Step 2: 3D Printing of Some Parts

While I was working on the wooden parts of the table, I have 3D printed all the plastic parts of the model, such as the feather boards, the protection holder, the dust collector, the table caps and the knobs.

Step 3: Cutting Out All the Parts

The first woodworking step has been to cut out all the parts from a 18mm thick sheet of birch plywood (3/4 inch thick material can be used instead) with my bandsaw. To cut narrow curves I used a Forstner bit of the right size on a drill.

Been that the was only simple cuts, to mark the sheet I have reported the measures with a pencil and a ruled without the necessity to print full dimension drawings.

Step 4: Rabbets and Grooves

To assemble the table together I decided to use rabbet joints, to give it a certain solidity. So, after cutting out all the parts, I have made all the rabbets and the grooves for the T-track with my router and a rabbet router bit.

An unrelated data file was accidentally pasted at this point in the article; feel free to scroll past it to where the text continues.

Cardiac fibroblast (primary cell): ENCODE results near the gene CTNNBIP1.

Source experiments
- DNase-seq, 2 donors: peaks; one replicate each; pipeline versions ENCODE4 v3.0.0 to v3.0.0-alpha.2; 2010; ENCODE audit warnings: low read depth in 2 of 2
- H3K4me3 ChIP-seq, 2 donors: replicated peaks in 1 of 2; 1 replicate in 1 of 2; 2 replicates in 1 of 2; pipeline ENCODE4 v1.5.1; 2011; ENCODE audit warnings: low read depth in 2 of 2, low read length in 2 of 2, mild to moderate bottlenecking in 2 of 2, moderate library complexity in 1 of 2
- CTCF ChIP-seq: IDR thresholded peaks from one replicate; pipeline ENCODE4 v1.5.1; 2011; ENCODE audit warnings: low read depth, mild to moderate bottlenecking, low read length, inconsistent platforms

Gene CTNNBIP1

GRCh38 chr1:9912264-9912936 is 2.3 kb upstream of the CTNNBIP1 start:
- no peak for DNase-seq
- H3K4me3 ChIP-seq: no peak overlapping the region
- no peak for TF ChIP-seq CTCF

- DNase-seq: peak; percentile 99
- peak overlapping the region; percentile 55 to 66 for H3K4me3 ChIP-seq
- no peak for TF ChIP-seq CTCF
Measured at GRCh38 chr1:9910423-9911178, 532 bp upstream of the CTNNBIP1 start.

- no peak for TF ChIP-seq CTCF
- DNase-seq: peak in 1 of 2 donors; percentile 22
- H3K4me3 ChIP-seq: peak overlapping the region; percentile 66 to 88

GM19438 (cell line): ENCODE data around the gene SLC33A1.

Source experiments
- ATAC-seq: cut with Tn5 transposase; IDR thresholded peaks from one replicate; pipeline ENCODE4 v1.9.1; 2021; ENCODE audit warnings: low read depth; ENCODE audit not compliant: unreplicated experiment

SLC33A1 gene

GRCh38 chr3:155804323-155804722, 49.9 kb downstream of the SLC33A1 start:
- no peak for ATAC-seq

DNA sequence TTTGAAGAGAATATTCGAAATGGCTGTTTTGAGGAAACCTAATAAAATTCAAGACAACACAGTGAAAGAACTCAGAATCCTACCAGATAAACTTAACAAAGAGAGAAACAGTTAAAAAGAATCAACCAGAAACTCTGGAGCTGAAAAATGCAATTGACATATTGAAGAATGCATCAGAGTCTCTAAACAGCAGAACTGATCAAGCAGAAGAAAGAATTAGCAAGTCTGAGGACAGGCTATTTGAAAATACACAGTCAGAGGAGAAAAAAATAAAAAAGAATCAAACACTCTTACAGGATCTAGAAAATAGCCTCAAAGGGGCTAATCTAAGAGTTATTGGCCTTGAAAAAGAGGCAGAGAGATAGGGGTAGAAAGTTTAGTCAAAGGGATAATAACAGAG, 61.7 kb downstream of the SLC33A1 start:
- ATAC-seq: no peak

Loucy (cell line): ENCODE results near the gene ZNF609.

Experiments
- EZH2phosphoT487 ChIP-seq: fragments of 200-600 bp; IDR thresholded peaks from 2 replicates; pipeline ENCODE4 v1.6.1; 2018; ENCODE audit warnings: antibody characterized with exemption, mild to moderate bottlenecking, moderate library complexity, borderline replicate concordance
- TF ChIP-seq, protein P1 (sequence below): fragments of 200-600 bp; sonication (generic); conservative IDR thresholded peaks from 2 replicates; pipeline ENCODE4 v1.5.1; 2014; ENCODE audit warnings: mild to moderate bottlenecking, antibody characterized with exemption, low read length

Step 5: Assembling the Table

To assemble the table I used a strong wood glue and some little nail on the sides, while to fix the table top and the t-tracks I used only screws, so that, if I want, I can change the table to and use a different one.

Step 6: Finishing the Tabletop

To finish the table top I used some coats of floor finish to give it strength and make it smooth.

Step 7: Making the Fences

To make the fences I mounted the already assembled table under my drill press and I drilled all the holes to fix the feather boards, the protection, and the dust collector and to fix the fences to the table. After that I rounded all the corners and finished them with the same floor finish I used for the table top.